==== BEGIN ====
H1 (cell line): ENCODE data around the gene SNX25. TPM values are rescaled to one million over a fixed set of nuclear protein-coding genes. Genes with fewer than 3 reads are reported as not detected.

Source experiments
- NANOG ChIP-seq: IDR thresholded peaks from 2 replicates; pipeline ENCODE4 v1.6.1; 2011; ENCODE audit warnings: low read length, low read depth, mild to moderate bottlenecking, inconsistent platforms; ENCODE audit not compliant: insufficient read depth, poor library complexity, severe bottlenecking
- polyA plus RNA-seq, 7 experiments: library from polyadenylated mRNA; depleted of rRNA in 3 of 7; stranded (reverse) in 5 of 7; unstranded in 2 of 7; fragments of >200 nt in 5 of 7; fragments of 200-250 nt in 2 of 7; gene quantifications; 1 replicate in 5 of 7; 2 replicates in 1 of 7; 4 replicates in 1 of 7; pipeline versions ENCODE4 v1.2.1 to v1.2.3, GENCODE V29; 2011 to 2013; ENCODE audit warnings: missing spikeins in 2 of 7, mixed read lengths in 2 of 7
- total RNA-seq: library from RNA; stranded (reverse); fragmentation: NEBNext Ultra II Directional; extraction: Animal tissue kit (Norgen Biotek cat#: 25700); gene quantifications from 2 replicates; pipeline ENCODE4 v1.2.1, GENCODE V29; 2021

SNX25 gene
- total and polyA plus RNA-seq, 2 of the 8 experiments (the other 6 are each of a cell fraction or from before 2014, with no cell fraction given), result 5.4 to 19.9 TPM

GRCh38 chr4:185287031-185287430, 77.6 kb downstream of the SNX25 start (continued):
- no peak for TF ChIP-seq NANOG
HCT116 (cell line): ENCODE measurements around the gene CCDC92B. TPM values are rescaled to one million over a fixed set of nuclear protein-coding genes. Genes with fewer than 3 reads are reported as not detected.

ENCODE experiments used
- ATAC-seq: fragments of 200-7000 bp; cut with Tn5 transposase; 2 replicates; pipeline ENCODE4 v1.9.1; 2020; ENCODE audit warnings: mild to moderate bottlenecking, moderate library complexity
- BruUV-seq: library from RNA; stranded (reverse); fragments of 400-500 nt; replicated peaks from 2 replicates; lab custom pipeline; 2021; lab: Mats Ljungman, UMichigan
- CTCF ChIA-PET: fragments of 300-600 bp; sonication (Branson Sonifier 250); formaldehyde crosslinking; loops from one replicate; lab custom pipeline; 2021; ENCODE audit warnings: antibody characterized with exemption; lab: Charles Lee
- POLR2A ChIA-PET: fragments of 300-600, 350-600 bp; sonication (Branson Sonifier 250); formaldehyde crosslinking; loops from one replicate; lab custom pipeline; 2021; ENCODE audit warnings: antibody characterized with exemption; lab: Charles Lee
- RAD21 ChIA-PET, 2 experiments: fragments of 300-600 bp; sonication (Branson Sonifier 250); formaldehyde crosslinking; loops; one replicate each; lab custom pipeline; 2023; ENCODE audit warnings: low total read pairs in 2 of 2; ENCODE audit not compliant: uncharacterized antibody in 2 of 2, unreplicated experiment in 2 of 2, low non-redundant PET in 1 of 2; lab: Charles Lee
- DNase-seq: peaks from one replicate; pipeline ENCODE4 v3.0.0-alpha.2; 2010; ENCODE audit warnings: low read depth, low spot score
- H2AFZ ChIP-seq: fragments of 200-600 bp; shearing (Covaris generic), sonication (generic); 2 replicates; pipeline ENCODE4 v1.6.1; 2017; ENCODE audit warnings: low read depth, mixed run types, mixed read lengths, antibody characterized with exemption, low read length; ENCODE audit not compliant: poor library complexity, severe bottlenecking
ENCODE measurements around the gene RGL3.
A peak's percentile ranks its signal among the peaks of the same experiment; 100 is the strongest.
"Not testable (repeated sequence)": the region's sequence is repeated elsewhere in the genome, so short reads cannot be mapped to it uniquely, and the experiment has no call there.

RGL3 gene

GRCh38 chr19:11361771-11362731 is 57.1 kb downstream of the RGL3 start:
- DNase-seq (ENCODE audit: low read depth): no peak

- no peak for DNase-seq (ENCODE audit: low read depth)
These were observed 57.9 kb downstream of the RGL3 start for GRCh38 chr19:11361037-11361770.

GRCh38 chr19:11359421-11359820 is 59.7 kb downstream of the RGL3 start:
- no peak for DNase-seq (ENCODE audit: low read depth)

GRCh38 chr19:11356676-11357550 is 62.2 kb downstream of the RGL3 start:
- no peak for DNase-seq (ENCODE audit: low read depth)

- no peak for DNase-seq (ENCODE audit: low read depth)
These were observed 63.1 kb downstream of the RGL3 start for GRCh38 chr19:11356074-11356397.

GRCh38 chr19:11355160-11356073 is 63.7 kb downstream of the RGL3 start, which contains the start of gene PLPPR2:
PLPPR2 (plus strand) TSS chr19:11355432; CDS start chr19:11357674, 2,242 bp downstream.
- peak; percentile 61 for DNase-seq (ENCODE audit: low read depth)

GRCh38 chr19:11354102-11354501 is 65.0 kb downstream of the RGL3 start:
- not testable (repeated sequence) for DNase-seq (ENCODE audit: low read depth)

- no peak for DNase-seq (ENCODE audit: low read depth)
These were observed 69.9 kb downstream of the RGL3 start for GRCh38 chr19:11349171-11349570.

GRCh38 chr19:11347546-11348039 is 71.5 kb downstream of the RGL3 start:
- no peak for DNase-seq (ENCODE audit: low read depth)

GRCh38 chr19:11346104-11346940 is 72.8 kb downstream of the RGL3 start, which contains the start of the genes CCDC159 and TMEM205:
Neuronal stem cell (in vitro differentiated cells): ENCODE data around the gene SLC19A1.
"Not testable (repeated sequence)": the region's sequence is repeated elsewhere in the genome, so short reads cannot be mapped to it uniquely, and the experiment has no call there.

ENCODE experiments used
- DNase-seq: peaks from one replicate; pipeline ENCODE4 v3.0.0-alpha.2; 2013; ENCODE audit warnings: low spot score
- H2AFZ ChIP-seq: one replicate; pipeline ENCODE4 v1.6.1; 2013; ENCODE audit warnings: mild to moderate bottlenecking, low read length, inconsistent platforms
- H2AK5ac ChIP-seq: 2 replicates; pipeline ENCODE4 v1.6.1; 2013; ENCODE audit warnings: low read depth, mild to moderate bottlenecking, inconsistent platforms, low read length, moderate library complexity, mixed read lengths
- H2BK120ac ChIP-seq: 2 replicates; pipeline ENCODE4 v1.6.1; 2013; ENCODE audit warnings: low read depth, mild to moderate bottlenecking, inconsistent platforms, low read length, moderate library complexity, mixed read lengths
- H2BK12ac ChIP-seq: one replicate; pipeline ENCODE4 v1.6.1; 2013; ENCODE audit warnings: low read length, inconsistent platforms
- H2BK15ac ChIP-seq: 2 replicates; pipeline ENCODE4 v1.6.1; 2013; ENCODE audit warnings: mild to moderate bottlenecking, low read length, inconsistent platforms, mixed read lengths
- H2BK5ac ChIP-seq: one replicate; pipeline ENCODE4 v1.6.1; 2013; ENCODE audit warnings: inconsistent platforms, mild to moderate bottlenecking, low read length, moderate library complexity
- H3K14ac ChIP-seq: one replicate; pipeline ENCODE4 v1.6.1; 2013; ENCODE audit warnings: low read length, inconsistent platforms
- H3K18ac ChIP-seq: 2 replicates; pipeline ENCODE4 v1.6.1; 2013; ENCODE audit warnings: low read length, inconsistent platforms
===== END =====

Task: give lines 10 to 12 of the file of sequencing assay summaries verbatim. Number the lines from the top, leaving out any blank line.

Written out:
HCT116 (cell line): ENCODE measurements around the gene CCDC92B. TPM values are rescaled to one million over a fixed set of nuclear protein-coding genes. Genes with fewer than 3 reads are reported as not detected.

ENCODE experiments used
- ATAC-seq: fragments of 200-7000 bp; cut with Tn5 transposase; 2 replicates; pipeline ENCODE4 v1.9.1; 2020; ENCODE audit warnings: mild to moderate bottlenecking, moderate library complexity